As for food, the Nasa project envisages the prospect of growing fruit and vegetables, including wheat for bread-making, aided by the rich nutrient qualities of recycled human urine and faeces. In order to introduce some protein into the lunar diet, livestock could also be reared on the moon taking advantage of the developments in cloning technology.
Given the ferocity of the solar winds and the brutal temperature swings on the moon - from -200C to 200C - plant life as we know it could only flourish in a greenhouse environment. Human life and human living quarters might need protection from the elements, too, as might the cattle if the peril of a dangerous new strain of lunatic cow disease is to be avoided.
This is why lunar lava tubes are important. These are natural caves, or tunnels, which are thought to have been formed millions of years ago by volcanic activity. Some space geologists believe that one such tube on the Aris Tarchus Plateau runs half a mile deep and spans an area 65 miles long by three miles across. Typical lava tubes are several hundred metres wide.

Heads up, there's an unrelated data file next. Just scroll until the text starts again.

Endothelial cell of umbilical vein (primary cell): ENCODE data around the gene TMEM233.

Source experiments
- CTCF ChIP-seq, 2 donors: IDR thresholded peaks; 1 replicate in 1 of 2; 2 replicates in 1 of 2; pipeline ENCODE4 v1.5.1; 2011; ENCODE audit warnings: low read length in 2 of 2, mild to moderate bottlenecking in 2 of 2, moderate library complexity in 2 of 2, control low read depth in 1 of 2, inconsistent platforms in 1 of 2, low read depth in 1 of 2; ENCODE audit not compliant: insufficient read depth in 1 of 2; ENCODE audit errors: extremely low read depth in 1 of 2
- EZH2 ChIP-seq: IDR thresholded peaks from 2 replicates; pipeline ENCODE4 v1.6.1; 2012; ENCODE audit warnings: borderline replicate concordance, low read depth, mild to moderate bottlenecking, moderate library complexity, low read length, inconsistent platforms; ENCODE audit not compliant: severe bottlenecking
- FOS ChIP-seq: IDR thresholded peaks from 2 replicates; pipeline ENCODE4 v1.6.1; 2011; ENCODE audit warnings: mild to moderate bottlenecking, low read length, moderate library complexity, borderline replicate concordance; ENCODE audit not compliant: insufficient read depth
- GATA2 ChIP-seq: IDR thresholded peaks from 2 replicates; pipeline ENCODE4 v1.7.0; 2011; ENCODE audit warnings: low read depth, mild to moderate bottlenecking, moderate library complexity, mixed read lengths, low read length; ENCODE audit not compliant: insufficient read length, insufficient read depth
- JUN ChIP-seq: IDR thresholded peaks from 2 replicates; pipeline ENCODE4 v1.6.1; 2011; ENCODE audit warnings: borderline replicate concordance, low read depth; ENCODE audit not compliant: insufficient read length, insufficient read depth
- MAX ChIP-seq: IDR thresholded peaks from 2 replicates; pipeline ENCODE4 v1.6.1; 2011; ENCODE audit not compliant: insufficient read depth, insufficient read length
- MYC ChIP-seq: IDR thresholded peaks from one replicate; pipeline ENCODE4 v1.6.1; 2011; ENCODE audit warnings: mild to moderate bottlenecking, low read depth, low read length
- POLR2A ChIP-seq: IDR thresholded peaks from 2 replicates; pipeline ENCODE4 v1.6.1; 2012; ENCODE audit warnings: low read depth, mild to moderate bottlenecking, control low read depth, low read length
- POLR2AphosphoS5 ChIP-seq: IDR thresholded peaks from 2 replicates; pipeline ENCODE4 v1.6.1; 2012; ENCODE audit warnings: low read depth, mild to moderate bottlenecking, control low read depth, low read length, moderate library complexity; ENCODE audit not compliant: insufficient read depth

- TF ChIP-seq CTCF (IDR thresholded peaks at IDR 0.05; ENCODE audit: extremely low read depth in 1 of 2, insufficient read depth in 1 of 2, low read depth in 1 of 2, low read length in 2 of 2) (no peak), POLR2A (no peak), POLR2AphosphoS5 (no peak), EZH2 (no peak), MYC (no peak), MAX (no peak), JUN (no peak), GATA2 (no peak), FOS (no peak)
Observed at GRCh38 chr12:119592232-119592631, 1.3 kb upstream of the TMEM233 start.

Protected from the solar winds and safe from the ever-present lunar danger of flying astral debris, the temperature inside these underground valleys is a cosy -20C. This is where the hotels, restaurants, indoor bowling alleys, golf courses would be built. Light, of course, would be provided by solar energy, catering to the plants' photosynthetic needs and providing the power for a new range of lunar leisure vehicles - golf buggies, perhaps, or modified Land Rovers.
Upmarket clients scornful of the modest environment imagined by Nasa's cylindrical suites may wish to explore the five-star options being contemplated by a number of Japanese building companies which have established divisions to conduct moon-based construction research. Three of the biggest have spent some $40m (pounds 25m) on these futuristic projects. One of them, named Shimizu, has plans to build condominiums complete with tennis courts and, yes, golf courses. Each condominium would consist of a cluster of inflatable egg-shaped dwellings four storeys high. A Shimizu brochure observes, shrewdly, that inflatable buildings "could reduce transportation costs".